Artists :: B :: Garth Brooks :: Fresh Horses :: Staff Review
Garth Brooks is rumored to have expressed disappointment when Fresh Horses wasn’t received as well as anticipated. He may or may not have said anything on the subject, but the claim is certainly credible. Fresh Horses sold poorly compared to its immediate and much-loved predecessor, No Fences, but it contained some truly fantastic music.
The album begins with a bang as Garth belts out “The Old Stuff,” a rambunctious look at the exhilarating tours he and his band members have enjoyed over the years. The song feels like it was written first for the artist and with fans a secondary consideration, yet it’s so full of energy that it remains one of the most enjoyable tracks on the album in spite of it.
From there, Garth moves on to “Cowboys And Angels,” which examines a relationship between a hell-bent partier and the angelic woman in his life. It feels like one of the purest Country songs on the album, a pleasant reminder of former Garth music in the face of an album that so often represents an obvious turn toward a newer Country sound.
That’s half the album: pleasing reminders of pure country in the form of singles like “She’s Every Woman” and “The Change” (which channels a Garth not far from a “We Shall Be Free” sort of mindset). “It’s Midnight Cinderella” is also a nice song as it dances through quick fiddle work and a stuttering chorus that sounds like it came straight from a fairy godmother.
Yet for every moment where the listener might revel in the familiar sound of Garth going through his motions in high style, there are songs like “The Fever.” It’s a remake of the Aerosmith tune, with lyrics revised so the drugs are replaced by the thrill of the rodeo. Garth got it right the first time, though, with his own song on the topic. This new version is obnoxiously fast-paced (more than even its source material) but doesn’t really accomplish much outside the headache it might induce among those who like more traditional sound.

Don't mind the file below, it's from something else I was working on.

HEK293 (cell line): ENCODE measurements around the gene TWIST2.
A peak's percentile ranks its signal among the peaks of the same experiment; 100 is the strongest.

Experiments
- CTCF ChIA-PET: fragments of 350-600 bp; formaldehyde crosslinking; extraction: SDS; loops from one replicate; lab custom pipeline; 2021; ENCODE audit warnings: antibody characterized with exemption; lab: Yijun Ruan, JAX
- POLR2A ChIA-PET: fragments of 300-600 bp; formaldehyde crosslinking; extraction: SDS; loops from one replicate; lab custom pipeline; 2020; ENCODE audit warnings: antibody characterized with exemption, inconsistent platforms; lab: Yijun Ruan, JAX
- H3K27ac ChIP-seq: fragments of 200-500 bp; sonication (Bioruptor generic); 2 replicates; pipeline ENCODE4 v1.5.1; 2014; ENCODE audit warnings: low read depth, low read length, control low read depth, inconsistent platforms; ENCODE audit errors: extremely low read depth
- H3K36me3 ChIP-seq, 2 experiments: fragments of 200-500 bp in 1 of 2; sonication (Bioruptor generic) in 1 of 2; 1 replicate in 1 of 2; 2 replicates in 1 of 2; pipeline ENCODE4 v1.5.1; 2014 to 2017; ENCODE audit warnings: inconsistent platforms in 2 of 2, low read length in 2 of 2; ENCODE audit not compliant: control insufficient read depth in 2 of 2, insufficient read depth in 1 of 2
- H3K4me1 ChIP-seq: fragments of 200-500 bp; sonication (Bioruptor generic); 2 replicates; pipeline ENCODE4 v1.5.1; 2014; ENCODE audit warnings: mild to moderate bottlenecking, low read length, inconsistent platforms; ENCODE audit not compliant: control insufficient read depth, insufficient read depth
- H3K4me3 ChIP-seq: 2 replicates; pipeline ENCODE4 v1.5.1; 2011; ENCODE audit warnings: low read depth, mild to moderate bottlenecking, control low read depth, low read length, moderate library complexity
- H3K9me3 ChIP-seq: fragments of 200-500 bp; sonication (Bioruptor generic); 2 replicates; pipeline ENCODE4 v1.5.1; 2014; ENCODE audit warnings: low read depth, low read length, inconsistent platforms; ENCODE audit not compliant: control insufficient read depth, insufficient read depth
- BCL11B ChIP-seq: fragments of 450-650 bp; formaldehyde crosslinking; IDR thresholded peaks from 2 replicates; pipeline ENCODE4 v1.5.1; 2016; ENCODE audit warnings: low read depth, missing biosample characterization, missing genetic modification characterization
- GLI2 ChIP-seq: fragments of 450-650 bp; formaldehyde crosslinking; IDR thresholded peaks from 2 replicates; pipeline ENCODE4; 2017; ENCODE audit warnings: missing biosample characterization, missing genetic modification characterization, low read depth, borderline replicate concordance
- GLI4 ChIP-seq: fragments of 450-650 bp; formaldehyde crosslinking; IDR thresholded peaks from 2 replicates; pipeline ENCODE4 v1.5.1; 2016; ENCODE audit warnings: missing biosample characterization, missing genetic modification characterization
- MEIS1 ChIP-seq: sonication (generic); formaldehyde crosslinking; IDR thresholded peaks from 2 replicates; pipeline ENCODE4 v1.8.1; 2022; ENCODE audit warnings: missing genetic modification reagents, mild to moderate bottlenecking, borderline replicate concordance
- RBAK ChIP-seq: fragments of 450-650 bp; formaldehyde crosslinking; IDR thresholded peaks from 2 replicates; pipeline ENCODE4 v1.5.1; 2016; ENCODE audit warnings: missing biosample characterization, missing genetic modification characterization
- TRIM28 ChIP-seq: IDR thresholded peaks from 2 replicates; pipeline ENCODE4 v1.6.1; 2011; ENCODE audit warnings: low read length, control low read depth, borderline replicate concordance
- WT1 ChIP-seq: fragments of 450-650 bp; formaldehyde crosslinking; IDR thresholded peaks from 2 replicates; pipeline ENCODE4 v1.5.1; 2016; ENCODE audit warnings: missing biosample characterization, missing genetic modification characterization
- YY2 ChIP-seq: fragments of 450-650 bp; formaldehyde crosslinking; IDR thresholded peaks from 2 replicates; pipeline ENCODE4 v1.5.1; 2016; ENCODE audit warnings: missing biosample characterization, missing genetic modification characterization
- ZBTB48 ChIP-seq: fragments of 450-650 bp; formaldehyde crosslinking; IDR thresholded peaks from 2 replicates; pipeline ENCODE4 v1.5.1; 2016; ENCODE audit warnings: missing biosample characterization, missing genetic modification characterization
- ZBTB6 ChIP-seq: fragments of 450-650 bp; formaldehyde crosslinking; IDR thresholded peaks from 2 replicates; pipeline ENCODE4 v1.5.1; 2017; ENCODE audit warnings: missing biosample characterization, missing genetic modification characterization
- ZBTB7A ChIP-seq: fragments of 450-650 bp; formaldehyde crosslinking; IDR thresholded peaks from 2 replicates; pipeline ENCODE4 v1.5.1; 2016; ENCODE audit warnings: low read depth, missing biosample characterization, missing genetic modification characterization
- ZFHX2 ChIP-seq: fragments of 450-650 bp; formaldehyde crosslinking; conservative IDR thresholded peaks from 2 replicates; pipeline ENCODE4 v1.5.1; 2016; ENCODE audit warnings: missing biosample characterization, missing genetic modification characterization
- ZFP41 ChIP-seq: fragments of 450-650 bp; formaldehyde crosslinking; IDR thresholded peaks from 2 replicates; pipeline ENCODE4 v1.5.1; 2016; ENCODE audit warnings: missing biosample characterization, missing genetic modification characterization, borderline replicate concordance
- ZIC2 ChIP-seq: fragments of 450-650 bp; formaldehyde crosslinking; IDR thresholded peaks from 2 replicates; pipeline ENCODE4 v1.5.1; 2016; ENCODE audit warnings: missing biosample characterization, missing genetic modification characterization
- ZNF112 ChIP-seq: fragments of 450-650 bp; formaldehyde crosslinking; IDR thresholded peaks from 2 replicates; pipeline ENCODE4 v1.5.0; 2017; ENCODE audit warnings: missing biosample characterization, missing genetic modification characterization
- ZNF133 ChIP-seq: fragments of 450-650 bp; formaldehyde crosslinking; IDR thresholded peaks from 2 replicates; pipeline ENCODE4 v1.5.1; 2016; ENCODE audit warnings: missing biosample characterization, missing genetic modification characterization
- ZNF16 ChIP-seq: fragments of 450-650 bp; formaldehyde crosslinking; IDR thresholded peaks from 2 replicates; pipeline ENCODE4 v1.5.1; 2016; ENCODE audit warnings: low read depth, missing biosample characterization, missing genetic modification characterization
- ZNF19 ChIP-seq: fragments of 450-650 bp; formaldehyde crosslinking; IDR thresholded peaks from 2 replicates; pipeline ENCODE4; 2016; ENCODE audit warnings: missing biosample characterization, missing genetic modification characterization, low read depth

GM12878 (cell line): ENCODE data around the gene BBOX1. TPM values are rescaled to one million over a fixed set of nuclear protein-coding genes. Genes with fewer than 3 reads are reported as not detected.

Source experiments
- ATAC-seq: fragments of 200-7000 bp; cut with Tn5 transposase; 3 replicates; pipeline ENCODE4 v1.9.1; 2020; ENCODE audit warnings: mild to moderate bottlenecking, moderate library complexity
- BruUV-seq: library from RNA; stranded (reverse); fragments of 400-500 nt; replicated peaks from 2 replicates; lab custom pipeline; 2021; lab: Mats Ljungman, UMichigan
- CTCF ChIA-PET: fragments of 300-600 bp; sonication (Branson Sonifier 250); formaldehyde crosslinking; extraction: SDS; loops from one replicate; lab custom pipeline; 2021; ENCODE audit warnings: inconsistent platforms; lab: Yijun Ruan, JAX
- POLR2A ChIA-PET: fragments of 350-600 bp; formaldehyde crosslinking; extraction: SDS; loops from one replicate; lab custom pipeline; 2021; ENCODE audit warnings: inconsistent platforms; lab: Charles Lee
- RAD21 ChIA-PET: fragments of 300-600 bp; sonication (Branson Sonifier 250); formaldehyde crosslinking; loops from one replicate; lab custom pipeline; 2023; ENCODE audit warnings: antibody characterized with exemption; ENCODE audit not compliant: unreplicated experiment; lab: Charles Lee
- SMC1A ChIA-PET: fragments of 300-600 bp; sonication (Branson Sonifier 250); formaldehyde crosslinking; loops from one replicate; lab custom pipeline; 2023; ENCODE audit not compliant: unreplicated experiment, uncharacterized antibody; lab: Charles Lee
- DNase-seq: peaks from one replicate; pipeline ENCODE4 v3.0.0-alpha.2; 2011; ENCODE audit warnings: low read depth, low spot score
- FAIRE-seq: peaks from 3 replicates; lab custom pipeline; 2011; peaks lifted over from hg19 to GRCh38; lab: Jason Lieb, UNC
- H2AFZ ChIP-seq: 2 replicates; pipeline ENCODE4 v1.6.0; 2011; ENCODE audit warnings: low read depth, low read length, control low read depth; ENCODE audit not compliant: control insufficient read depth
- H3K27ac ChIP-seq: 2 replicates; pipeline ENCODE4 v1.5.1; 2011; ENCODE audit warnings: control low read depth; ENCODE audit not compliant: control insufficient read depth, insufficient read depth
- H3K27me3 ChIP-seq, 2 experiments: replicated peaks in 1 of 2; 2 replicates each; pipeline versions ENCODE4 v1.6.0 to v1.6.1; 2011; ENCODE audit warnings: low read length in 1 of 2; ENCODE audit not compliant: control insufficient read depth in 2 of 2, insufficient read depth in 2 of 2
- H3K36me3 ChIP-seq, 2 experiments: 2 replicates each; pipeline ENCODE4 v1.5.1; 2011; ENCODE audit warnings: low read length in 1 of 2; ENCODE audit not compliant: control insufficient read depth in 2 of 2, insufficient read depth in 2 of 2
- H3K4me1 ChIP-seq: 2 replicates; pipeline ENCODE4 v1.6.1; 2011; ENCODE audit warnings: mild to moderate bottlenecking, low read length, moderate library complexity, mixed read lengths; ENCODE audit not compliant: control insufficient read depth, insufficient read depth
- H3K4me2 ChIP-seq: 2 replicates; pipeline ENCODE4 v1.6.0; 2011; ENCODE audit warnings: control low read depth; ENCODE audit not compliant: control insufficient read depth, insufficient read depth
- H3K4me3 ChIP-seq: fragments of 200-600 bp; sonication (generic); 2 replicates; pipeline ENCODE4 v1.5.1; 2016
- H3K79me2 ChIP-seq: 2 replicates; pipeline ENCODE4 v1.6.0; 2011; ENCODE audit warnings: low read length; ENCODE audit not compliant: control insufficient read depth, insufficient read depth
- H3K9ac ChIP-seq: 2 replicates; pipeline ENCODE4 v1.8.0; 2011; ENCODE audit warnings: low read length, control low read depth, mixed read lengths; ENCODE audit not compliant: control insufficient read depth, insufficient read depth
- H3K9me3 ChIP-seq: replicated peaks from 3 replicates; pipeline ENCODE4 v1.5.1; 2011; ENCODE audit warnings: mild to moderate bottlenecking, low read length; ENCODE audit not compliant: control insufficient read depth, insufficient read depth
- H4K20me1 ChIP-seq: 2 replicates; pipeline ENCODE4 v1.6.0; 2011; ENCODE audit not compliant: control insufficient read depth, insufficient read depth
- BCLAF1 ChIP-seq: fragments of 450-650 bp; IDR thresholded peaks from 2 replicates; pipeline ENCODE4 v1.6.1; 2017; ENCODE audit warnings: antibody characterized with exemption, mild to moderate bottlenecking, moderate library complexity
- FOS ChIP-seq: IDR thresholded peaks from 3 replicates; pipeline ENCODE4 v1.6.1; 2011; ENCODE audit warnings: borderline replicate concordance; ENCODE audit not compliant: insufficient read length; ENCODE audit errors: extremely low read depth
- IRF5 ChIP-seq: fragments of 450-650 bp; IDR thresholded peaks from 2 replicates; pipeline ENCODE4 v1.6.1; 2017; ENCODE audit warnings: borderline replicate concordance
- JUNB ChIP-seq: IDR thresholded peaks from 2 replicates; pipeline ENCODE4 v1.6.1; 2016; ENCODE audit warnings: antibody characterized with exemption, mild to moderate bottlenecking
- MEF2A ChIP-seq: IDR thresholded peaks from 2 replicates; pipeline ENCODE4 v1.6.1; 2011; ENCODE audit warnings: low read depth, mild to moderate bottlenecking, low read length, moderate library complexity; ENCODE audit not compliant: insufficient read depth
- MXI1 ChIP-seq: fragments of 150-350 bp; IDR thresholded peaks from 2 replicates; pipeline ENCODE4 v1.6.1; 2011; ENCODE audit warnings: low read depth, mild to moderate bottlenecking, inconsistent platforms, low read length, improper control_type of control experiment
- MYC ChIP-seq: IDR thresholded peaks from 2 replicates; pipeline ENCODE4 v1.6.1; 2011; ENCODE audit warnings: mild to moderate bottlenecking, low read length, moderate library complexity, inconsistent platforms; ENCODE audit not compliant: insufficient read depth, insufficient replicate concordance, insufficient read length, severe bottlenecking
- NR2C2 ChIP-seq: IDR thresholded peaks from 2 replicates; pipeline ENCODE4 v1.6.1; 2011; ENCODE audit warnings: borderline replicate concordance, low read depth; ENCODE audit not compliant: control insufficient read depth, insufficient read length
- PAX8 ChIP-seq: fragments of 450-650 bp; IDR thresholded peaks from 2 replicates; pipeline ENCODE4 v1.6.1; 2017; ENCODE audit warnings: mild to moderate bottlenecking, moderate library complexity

Not all of Garth’s new attempts fail, though. Most of them don't even come close. When he ends the album with “Ireland,” a song that examines the Irish civil war from the perspective of a few soldiers fighting a force much larger than themselves, he captures the atmosphere and the thrill of battle, the joy that comes from fighting a lost cause and knowing you’ll fail but feeling proud to have left a mark. That’s what Garth has done with Fresh Horses. He’s left a definite mark and created an album that is every bit as much fun to listen to in the new millennium as it was the former one. No matter what you may have heard, this one is required listening for Garth addicts everywhere.
Reviewed: December 24, 2006
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